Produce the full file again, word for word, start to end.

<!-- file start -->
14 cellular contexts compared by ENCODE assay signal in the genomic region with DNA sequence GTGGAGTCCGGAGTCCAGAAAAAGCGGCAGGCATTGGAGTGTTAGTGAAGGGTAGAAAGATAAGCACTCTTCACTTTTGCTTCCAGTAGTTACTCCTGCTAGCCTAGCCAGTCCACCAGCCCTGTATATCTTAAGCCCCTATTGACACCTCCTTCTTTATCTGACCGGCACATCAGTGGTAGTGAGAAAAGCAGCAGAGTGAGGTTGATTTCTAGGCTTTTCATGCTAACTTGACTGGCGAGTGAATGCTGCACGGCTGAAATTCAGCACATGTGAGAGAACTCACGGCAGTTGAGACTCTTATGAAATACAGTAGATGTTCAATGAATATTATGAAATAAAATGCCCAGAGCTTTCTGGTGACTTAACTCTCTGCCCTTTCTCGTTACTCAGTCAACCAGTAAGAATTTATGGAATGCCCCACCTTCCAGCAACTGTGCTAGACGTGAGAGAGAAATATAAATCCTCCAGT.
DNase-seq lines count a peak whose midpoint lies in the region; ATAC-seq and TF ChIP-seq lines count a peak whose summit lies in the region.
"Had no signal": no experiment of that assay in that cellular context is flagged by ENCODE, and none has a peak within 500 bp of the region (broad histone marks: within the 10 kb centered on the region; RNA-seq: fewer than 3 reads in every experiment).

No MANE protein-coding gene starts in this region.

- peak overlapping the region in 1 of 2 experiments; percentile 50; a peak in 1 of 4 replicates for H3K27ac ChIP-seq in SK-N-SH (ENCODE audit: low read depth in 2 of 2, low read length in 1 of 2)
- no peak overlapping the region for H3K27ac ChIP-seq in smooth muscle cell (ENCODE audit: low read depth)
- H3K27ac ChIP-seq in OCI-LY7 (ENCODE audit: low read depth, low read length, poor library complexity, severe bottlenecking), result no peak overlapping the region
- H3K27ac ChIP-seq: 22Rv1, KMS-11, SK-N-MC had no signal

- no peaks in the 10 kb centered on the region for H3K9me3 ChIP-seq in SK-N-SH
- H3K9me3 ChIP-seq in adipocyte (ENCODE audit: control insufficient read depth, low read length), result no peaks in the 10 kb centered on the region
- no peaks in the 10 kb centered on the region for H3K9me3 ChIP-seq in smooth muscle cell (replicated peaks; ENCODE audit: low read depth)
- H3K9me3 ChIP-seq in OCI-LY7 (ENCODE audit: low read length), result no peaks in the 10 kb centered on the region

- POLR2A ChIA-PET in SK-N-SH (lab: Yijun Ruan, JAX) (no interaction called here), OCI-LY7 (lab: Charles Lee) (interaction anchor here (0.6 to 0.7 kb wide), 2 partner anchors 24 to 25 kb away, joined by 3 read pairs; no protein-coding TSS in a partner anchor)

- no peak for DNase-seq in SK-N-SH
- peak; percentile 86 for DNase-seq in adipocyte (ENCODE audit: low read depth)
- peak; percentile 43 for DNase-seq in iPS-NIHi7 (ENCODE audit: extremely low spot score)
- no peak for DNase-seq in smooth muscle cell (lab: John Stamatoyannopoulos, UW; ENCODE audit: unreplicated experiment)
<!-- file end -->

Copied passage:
14 cellular contexts compared by ENCODE assay signal in the genomic region with DNA sequence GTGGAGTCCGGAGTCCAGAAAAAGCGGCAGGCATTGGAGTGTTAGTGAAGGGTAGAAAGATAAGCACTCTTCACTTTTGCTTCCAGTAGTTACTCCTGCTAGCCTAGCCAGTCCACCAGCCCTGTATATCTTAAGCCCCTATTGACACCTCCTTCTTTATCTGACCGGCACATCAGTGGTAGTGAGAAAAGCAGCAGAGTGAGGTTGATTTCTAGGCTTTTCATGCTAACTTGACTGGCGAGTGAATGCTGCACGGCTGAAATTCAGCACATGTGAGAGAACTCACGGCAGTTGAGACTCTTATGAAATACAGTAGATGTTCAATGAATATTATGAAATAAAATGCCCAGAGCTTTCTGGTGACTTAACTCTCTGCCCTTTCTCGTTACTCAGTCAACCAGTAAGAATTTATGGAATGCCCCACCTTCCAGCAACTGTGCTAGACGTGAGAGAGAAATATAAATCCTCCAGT.
DNase-seq lines count a peak whose midpoint lies in the region; ATAC-seq and TF ChIP-seq lines count a peak whose summit lies in the region.
"Had no signal": no experiment of that assay in that cellular context is flagged by ENCODE, and none has a peak within 500 bp of the region (broad histone marks: within the 10 kb centered on the region; RNA-seq: fewer than 3 reads in every experiment).

No MANE protein-coding gene starts in this region.

- peak overlapping the region in 1 of 2 experiments; percentile 50; a peak in 1 of 4 replicates for H3K27ac ChIP-seq in SK-N-SH (ENCODE audit: low read depth in 2 of 2, low read length in 1 of 2)
- no peak overlapping the region for H3K27ac ChIP-seq in smooth muscle cell (ENCODE audit: low read depth)
- H3K27ac ChIP-seq in OCI-LY7 (ENCODE audit: low read depth, low read length, poor library complexity, severe bottlenecking), result no peak overlapping the region
- H3K27ac ChIP-seq: 22Rv1, KMS-11, SK-N-MC had no signal

- no peaks in the 10 kb centered on the region for H3K9me3 ChIP-seq in SK-N-SH
- H3K9me3 ChIP-seq in adipocyte (ENCODE audit: control insufficient read depth, low read length), result no peaks in the 10 kb centered on the region
- no peaks in the 10 kb centered on the region for H3K9me3 ChIP-seq in smooth muscle cell (replicated peaks; ENCODE audit: low read depth)
- H3K9me3 ChIP-seq in OCI-LY7 (ENCODE audit: low read length), result no peaks in the 10 kb centered on the region

- POLR2A ChIA-PET in SK-N-SH (lab: Yijun Ruan, JAX) (no interaction called here), OCI-LY7 (lab: Charles Lee) (interaction anchor here (0.6 to 0.7 kb wide), 2 partner anchors 24 to 25 kb away, joined by 3 read pairs; no protein-coding TSS in a partner anchor)

- no peak for DNase-seq in SK-N-SH
- peak; percentile 86 for DNase-seq in adipocyte (ENCODE audit: low read depth)
- peak; percentile 43 for DNase-seq in iPS-NIHi7 (ENCODE audit: extremely low spot score)
- no peak for DNase-seq in smooth muscle cell (lab: John Stamatoyannopoulos, UW; ENCODE audit: unreplicated experiment)